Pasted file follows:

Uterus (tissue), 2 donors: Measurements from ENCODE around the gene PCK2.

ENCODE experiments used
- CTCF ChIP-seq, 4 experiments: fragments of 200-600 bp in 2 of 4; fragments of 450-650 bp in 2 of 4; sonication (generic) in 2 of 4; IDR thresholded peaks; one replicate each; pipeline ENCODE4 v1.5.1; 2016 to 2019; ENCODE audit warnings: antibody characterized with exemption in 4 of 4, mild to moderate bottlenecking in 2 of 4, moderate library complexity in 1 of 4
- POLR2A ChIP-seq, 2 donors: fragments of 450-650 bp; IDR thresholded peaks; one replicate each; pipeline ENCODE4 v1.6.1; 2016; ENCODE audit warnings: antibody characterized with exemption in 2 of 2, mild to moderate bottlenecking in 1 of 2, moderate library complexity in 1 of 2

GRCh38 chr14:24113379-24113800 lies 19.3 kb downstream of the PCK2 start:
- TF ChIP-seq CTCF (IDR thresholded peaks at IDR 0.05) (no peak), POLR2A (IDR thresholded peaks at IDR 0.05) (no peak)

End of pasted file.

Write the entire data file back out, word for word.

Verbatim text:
Uterus (tissue), 2 donors: Measurements from ENCODE around the gene PCK2.

ENCODE experiments used
- CTCF ChIP-seq, 4 experiments: fragments of 200-600 bp in 2 of 4; fragments of 450-650 bp in 2 of 4; sonication (generic) in 2 of 4; IDR thresholded peaks; one replicate each; pipeline ENCODE4 v1.5.1; 2016 to 2019; ENCODE audit warnings: antibody characterized with exemption in 4 of 4, mild to moderate bottlenecking in 2 of 4, moderate library complexity in 1 of 4
- POLR2A ChIP-seq, 2 donors: fragments of 450-650 bp; IDR thresholded peaks; one replicate each; pipeline ENCODE4 v1.6.1; 2016; ENCODE audit warnings: antibody characterized with exemption in 2 of 2, mild to moderate bottlenecking in 1 of 2, moderate library complexity in 1 of 2

GRCh38 chr14:24113379-24113800 lies 19.3 kb downstream of the PCK2 start:
- TF ChIP-seq CTCF (IDR thresholded peaks at IDR 0.05) (no peak), POLR2A (IDR thresholded peaks at IDR 0.05) (no peak)